As the European press asserted its right to publish hostile cartoons of the Prophet Mohamed, anger in the Arab world reached boiling point in Gaza where gunmen converged on European Union offices and gave the Danish, Norwegian, French and German governments 48 hours to apologise.
In the West Bank city of Nablus, a German citizen was seized - and later released - after armed militants roamed hotels threatening to kidnap nationals of European countries in which the cartoons - one of which shows the Prophet wearing a turban in the shape of a bomb with a burning fuse - have been published.
Newspapers in France, Italy, Spain, Germany, and the Netherlands reprinted one or more of the Danish cartoons that have caused the storm.
Yesterday's incidents prompted the EU to review the security of its representatives in the occupied Palestinian territories, where armed militants warned the staff at its Technical Assistance Office in Gaza City that they were demanding that all French citizens leave Gaza.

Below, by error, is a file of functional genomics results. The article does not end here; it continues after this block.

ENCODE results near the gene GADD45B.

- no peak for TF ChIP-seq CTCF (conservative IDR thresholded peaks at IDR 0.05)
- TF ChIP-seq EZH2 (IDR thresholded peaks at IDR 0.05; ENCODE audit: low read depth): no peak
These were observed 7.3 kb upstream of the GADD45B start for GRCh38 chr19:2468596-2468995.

"Any citizen of these countries [that printed the cartoon] who are present in Gaza will put themselves in danger," a gunman in a Fatah-linked armed unit said at the site. On the doors of the closed office, graffiti left by the gunmen - signed by Kattab al-Yasser, an armed group within the Fatah-linked al-Aqsa Martyrs Brigades and the Soraya al-Quds armed wing of the ultra-militant Islamic Jihad - declared: "Closed until they apologise to the Muslims."
Two EU officials from Denmark have not gone to work for the past two days at its monitoring mission covering the Rafah crossing from southern Gaza into Egypt.
At the Qasr hotel in Nablus, Awad Hamdan, the manager, said gunmen demanded to know if any German, French, Danish or Norwegian guests were staying. Mr Hamdan said he told the gunmen there were no guests from those countries. He said the gunmen warned him not to accept such guests and told him they would be abducted if he did.